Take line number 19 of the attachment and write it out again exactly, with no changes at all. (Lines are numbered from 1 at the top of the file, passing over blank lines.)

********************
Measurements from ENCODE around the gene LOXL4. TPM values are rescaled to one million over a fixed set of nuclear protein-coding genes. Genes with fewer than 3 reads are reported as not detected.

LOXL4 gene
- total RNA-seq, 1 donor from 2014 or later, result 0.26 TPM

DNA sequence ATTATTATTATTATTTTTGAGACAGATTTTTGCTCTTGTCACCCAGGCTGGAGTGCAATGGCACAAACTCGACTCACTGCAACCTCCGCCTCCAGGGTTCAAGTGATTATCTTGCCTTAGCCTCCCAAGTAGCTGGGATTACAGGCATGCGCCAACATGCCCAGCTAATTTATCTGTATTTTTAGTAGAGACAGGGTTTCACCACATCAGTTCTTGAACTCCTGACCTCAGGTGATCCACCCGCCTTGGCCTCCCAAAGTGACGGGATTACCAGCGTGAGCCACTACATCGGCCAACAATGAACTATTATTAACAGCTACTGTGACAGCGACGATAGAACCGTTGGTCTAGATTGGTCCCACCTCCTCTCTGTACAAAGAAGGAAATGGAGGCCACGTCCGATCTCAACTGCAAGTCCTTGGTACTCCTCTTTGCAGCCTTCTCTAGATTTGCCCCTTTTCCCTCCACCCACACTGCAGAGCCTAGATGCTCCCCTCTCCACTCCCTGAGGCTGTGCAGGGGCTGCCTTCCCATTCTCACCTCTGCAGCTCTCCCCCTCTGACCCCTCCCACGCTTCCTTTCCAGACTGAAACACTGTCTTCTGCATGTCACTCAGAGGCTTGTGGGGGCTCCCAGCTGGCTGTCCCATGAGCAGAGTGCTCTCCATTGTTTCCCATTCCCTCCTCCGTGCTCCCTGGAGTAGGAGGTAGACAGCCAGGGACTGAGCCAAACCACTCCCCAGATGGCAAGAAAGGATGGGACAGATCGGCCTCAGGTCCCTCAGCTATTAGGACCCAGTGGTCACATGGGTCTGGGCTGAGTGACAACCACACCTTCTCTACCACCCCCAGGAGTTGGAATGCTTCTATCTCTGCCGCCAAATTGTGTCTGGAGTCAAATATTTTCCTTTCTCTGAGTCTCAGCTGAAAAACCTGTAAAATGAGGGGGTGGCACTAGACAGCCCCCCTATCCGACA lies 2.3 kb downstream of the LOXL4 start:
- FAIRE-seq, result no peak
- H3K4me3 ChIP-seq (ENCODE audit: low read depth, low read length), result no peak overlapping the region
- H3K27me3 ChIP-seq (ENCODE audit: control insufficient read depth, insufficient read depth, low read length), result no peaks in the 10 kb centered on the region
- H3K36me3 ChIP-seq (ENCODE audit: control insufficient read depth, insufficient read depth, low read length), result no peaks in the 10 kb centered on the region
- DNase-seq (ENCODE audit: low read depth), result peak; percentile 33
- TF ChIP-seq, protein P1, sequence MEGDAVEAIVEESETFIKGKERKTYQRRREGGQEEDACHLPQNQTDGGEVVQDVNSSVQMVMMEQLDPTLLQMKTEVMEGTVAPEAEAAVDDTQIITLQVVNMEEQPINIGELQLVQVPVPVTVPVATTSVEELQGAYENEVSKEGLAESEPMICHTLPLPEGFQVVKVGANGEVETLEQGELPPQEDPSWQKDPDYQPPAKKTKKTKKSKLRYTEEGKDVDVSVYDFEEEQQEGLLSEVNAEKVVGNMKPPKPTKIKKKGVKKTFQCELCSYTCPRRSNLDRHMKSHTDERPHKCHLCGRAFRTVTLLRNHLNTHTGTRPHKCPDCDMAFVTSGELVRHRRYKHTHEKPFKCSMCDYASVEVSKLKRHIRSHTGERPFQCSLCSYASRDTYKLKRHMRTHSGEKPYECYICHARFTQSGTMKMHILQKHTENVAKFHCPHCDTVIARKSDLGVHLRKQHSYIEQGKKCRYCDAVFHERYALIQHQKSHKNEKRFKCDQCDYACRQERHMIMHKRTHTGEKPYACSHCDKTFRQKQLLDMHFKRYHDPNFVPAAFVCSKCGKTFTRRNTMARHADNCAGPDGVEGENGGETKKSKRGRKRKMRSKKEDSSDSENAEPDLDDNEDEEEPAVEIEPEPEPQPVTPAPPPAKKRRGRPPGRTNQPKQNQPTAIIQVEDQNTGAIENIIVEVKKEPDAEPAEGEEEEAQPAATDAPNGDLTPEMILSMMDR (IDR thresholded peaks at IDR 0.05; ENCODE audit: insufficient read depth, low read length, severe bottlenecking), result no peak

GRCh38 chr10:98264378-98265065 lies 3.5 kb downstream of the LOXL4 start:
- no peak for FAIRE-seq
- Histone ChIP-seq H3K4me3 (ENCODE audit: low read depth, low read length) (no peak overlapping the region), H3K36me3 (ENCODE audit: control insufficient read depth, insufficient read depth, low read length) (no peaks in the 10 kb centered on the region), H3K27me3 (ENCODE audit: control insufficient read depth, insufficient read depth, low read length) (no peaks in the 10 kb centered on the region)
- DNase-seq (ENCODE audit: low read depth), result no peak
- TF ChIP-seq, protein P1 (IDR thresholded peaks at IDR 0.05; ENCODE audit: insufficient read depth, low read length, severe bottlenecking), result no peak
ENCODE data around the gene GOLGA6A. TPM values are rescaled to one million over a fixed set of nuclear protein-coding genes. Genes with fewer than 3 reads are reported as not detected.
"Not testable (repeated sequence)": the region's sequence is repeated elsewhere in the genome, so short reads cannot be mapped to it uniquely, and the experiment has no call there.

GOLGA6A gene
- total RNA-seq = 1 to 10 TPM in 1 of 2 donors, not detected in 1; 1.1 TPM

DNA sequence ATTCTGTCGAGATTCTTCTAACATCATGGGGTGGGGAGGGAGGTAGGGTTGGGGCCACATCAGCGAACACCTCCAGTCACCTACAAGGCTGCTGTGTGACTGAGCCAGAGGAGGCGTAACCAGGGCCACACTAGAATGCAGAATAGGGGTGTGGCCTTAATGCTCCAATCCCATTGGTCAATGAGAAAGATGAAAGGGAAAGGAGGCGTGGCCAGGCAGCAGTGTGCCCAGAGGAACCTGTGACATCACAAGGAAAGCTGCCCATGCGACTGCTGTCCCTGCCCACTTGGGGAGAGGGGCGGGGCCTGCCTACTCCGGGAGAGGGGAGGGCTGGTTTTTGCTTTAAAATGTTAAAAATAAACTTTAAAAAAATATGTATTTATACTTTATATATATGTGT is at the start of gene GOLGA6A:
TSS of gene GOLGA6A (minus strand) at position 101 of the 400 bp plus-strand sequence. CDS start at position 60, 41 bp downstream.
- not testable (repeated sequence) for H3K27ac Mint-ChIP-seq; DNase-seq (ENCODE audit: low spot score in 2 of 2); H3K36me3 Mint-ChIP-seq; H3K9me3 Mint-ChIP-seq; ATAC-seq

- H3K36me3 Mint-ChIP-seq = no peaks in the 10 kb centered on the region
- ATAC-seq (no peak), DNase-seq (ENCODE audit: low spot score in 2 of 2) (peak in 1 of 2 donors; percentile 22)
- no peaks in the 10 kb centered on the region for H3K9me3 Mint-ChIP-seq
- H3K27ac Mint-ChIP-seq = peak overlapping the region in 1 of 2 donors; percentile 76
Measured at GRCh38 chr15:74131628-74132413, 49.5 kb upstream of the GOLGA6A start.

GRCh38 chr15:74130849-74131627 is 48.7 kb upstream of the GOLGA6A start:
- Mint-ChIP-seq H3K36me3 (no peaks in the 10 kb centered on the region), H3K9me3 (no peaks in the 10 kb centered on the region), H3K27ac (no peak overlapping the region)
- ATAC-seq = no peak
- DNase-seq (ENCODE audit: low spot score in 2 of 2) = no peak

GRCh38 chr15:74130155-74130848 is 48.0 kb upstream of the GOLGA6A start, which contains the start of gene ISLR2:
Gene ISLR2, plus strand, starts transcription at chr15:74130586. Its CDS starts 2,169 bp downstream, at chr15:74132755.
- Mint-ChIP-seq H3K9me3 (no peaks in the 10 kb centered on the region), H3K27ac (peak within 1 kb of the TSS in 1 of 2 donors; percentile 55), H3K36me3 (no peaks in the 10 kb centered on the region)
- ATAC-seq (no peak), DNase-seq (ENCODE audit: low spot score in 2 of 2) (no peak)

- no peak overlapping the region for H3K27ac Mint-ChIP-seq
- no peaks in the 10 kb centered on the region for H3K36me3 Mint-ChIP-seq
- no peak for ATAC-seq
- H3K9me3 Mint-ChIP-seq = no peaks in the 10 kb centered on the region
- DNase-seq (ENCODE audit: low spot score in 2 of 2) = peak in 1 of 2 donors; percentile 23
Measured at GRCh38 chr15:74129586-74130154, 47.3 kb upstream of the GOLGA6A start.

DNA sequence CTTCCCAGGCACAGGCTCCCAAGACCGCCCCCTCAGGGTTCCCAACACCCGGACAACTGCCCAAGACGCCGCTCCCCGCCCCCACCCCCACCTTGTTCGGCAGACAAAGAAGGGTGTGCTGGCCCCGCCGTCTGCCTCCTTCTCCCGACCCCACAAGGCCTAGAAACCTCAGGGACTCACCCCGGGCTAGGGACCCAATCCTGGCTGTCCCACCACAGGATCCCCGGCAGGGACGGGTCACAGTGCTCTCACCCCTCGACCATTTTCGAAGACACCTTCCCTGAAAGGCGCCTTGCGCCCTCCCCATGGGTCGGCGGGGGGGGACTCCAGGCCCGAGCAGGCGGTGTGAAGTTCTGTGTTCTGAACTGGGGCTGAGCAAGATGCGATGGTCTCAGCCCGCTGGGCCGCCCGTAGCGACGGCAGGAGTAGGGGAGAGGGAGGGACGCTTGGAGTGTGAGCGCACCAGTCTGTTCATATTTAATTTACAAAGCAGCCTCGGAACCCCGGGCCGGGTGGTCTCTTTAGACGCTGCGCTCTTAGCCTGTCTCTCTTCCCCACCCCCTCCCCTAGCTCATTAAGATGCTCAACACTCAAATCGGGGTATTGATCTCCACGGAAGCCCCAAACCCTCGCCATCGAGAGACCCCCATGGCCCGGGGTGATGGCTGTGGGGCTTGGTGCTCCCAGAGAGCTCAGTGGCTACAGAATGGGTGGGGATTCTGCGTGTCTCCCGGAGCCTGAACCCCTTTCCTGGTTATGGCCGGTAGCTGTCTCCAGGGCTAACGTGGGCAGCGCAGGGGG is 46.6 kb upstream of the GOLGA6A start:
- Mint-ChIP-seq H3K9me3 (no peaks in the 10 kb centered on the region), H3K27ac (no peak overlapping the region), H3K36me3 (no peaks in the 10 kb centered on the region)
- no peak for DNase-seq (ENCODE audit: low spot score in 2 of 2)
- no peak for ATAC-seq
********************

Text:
- total RNA-seq = 1 to 10 TPM in 1 of 2 donors, not detected in 1; 1.1 TPM